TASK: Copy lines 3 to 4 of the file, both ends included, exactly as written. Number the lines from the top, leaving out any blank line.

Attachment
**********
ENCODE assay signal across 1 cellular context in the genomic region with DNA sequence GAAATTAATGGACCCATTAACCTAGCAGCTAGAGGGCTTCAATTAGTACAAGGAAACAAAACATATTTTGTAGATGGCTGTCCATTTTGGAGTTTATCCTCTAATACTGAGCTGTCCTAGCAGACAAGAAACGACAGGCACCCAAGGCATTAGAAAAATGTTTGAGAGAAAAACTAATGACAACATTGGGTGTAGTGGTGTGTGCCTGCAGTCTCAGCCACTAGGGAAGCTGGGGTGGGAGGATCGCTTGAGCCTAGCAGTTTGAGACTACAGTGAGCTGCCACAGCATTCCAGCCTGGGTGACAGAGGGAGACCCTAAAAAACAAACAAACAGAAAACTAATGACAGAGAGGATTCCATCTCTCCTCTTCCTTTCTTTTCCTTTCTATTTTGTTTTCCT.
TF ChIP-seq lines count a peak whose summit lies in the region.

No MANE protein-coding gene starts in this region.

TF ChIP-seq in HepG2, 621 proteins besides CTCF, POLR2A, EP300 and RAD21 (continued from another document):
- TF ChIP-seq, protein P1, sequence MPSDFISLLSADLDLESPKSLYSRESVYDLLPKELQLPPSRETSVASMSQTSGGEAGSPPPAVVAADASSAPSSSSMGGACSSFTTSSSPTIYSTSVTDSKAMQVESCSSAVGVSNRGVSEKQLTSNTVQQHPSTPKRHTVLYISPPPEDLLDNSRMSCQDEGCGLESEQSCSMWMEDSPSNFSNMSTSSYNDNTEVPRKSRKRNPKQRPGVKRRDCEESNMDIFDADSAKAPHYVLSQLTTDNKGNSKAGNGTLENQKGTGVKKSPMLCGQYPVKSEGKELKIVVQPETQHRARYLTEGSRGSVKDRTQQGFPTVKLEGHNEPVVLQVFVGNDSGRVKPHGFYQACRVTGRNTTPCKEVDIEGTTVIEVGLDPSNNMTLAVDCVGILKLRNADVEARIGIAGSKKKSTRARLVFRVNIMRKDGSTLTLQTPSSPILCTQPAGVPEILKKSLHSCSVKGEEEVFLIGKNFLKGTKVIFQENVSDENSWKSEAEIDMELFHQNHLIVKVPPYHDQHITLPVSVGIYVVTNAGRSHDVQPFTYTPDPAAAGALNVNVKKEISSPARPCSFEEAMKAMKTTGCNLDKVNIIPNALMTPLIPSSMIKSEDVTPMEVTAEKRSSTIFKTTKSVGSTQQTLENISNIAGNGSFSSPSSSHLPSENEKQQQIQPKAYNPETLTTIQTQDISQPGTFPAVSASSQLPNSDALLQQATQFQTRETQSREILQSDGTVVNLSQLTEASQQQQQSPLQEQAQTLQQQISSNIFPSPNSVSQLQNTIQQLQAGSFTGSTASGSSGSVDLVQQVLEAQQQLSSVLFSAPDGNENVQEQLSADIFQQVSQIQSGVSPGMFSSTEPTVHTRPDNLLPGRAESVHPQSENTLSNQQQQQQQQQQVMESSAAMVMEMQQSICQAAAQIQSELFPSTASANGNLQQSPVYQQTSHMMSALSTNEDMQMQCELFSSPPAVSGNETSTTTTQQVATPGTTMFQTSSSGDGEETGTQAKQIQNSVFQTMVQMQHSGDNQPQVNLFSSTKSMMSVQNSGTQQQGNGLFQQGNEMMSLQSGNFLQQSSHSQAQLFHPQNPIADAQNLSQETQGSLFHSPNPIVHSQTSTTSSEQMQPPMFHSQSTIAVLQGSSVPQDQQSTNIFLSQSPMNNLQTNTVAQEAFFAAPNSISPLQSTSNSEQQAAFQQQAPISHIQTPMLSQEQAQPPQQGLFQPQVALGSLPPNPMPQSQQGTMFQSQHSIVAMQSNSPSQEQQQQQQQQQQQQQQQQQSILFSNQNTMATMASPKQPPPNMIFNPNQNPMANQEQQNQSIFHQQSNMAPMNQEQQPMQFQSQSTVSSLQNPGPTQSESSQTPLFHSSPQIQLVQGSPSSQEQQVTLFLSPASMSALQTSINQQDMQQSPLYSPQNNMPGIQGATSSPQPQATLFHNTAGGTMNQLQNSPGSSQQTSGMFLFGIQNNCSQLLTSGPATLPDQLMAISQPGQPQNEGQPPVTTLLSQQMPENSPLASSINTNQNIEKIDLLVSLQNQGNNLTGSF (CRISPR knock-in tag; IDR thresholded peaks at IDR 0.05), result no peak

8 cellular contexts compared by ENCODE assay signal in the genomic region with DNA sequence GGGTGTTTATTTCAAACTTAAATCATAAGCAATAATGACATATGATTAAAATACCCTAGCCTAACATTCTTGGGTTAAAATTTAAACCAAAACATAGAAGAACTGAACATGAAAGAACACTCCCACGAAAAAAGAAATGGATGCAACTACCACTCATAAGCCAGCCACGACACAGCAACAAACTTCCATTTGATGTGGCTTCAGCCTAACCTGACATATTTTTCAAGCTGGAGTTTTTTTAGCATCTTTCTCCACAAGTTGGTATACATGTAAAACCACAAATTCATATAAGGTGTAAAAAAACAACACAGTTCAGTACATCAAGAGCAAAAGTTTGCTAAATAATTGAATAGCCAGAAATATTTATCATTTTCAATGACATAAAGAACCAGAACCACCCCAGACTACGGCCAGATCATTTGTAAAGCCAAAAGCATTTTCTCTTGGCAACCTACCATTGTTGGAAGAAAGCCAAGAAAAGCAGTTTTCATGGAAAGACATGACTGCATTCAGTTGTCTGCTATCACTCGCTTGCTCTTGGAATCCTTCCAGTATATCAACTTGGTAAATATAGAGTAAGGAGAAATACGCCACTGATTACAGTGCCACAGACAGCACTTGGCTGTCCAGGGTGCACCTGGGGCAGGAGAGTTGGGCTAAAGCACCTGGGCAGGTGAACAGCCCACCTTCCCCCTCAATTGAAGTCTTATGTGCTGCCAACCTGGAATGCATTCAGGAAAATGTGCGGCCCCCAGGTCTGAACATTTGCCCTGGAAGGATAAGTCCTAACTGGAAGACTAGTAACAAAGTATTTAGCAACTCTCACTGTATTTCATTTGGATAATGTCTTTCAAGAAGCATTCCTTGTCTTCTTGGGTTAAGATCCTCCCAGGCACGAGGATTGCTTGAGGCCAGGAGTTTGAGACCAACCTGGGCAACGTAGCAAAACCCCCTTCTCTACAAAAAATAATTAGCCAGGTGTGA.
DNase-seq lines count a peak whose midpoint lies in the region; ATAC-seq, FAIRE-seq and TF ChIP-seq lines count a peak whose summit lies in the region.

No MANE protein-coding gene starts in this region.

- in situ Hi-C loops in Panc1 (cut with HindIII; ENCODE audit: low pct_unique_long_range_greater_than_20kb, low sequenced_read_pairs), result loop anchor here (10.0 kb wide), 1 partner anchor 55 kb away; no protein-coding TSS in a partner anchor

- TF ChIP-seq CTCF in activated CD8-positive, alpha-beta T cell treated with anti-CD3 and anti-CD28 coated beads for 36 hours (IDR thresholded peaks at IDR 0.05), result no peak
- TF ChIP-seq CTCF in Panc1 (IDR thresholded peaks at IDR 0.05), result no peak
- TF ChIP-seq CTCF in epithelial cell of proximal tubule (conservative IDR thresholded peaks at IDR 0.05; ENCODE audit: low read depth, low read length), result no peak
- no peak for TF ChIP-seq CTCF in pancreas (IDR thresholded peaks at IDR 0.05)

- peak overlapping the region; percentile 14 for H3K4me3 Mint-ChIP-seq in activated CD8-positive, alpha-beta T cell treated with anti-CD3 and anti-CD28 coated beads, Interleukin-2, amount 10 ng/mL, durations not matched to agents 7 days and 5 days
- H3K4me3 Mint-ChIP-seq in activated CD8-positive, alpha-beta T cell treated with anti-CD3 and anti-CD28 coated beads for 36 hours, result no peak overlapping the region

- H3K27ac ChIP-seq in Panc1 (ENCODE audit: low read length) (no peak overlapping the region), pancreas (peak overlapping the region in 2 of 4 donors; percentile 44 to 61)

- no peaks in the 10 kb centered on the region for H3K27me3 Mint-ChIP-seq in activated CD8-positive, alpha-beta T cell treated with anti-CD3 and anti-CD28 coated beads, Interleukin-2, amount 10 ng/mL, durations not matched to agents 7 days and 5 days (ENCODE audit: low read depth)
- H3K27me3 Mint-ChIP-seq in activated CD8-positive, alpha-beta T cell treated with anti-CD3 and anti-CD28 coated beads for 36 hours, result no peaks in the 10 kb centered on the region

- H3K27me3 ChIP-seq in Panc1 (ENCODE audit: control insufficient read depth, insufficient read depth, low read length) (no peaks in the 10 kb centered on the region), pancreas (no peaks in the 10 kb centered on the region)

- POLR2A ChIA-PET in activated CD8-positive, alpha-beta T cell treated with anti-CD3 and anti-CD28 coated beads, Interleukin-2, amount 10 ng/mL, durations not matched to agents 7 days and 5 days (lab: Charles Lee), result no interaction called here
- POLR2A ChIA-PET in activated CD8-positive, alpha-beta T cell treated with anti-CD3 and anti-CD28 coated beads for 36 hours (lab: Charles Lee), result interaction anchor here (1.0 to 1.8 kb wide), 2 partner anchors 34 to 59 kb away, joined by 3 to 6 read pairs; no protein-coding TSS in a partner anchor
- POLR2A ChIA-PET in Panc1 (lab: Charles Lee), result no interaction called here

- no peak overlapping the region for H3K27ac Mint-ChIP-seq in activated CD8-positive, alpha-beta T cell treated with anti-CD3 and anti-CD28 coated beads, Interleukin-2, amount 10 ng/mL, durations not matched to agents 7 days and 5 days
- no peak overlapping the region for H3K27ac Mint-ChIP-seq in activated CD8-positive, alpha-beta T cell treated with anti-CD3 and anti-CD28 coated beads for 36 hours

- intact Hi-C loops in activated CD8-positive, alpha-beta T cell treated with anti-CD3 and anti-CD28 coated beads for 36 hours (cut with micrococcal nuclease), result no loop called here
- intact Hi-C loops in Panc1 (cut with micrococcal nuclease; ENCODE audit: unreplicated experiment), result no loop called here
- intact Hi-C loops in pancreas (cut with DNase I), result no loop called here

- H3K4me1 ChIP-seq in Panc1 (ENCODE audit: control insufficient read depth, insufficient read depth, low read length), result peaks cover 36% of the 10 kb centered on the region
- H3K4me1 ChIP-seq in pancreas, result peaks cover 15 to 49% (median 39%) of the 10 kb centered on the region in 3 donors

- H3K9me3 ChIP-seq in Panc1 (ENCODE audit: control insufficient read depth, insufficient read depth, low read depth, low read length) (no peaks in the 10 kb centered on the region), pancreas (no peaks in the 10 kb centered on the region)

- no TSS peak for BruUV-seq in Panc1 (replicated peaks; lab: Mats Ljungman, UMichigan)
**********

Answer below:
No MANE protein-coding gene starts in this region.

TF ChIP-seq in HepG2, 621 proteins besides CTCF, POLR2A, EP300 and RAD21 (continued from another document):